Sunday Poetry – A E Housman

I like the imagery in this poem of the young man’s aching hand, aching from all the hands he’s shaken in goodwill as he leaves his home for London. I wonder if he’ll look back in later years & think he lived up to his friends’ expectations?

As through the wild green hills of Wyre   
The train ran, changing sky and shire,   
And far behind, a fading crest,   
Low in the forsaken west   
Sank the high-reared head of Clee,           
My hand lay empty on my knee.   
Aching on my knee it lay:   
That morning half a shire away   
So many an honest fellow’s fist   
Had well-nigh wrung it from the wrist.           
Hand, said I, since now we part   
From fields and men we know by heart,   
For strangers’ faces, strangers’ lands,—   
Hand, you have held true fellows’ hands.   
Be clean then; rot before you do           
A thing they’d not believe of you.   
You and I must keep from shame   
In London streets the Shropshire name;   
On banks of Thames they must not say   
Severn breeds worse men than they;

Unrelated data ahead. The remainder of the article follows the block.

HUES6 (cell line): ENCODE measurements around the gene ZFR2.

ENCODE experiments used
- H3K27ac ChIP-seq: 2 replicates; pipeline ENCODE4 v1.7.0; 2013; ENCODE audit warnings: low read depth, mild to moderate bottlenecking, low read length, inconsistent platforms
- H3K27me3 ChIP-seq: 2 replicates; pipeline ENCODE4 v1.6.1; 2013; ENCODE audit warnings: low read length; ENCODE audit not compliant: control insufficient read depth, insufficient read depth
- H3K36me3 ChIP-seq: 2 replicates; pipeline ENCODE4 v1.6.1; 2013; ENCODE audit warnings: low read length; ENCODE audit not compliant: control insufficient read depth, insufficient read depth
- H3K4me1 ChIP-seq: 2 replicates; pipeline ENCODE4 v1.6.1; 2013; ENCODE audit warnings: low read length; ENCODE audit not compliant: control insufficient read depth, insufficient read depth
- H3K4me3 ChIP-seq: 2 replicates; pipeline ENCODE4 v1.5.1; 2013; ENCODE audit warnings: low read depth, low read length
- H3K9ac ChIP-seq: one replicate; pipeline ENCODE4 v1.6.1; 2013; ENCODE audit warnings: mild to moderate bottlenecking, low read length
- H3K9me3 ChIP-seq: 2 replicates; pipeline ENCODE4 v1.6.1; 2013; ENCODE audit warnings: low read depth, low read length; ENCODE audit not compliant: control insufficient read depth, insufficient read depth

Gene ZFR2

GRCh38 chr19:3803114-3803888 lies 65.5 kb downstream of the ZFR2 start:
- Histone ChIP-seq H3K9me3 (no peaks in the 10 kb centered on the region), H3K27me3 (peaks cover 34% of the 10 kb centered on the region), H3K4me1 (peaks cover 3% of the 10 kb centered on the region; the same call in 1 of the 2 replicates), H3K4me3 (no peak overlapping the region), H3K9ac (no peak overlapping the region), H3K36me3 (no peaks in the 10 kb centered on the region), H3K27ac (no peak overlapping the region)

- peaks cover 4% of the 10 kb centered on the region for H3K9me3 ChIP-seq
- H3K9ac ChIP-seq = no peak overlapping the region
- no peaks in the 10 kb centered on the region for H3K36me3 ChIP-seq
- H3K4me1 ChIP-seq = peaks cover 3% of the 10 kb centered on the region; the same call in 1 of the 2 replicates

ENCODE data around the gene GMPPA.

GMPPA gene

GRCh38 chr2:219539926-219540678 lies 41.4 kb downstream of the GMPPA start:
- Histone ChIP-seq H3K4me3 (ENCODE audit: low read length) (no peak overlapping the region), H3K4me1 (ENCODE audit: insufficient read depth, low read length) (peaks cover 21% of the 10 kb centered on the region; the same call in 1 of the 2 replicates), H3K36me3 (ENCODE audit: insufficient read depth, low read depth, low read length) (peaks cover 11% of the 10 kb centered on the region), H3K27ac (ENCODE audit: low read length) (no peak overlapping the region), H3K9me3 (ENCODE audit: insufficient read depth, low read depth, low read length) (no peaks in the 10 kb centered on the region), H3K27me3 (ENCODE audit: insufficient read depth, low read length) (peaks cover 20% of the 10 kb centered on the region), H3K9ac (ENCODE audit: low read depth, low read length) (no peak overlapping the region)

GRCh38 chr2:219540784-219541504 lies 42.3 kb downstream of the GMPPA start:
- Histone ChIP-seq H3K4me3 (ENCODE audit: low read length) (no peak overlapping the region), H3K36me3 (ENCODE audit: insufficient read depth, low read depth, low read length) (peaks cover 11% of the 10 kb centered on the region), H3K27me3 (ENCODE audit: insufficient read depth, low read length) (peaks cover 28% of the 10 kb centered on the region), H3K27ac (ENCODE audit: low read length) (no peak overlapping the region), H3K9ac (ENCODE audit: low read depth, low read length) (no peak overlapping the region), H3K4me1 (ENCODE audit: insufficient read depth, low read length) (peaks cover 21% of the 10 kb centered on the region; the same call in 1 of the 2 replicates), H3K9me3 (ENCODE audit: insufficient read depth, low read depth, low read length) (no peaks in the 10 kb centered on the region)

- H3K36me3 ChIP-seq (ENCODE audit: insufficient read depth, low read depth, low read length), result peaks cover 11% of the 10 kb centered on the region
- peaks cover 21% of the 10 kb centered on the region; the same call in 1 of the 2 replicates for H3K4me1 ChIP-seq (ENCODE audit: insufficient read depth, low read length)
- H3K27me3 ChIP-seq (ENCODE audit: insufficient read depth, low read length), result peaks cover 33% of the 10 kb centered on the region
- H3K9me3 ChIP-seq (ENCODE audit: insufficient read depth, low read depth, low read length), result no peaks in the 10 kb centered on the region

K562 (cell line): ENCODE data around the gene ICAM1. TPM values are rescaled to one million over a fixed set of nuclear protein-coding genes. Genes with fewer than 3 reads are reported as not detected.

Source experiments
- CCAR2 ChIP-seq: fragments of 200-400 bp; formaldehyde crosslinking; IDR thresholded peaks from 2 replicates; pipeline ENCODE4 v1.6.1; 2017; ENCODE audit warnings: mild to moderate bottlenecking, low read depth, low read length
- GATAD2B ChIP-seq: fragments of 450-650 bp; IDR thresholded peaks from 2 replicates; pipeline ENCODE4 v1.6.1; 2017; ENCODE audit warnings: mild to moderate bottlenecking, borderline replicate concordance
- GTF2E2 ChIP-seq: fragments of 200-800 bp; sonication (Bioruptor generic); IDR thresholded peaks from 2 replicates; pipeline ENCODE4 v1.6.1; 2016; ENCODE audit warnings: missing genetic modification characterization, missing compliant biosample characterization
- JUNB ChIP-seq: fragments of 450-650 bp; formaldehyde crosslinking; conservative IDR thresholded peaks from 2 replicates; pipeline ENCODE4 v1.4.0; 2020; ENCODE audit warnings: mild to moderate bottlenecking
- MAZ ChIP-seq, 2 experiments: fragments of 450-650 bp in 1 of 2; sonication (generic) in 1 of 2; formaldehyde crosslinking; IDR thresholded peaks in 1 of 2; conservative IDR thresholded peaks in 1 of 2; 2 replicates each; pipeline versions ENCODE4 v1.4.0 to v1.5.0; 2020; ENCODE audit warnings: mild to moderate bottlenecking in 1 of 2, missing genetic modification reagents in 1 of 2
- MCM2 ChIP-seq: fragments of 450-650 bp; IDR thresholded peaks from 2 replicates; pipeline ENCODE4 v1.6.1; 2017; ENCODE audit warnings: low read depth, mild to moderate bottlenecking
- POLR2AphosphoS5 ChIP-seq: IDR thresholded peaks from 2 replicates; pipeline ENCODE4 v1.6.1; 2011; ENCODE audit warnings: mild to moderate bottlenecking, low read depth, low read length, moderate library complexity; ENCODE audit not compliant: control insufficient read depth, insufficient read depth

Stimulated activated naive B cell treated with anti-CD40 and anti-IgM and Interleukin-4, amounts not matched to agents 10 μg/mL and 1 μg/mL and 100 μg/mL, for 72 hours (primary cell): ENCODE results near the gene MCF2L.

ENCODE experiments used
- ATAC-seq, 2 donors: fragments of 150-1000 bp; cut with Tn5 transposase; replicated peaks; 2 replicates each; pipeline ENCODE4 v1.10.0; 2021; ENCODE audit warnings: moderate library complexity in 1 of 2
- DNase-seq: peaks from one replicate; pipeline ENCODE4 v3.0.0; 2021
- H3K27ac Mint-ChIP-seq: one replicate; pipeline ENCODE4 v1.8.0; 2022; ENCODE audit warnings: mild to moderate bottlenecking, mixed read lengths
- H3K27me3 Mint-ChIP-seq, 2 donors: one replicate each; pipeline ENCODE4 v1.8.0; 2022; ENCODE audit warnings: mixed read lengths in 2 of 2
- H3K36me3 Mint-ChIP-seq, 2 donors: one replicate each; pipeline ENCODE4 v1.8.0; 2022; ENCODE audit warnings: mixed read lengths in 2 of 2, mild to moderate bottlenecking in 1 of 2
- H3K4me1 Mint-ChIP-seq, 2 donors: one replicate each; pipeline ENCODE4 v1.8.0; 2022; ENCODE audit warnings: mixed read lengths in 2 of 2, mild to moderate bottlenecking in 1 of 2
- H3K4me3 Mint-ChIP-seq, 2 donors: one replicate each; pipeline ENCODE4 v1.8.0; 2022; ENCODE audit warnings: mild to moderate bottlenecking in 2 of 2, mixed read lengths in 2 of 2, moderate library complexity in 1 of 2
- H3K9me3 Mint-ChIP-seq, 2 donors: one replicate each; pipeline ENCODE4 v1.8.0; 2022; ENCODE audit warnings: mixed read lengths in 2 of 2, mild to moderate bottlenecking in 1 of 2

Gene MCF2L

And friends abroad must bear in mind   
Friends at home they leave behind.   
Oh, I shall be stiff and cold   
When I forget you, hearts of gold;   
The land where I shall mind you not           
Is the land where all ’s forgot.   
And if my foot returns no more   
To Teme nor Corve nor Severn shore,   
Luck, my lads, be with you still   
By falling stream and standing hill,           
By chiming tower and whispering tree,   
Men that made a man of me.   
About your work in town and farm   
Still you’ll keep my head from harm,   
Still you’ll help me, hands that gave           
A grasp to friend me to the grave.

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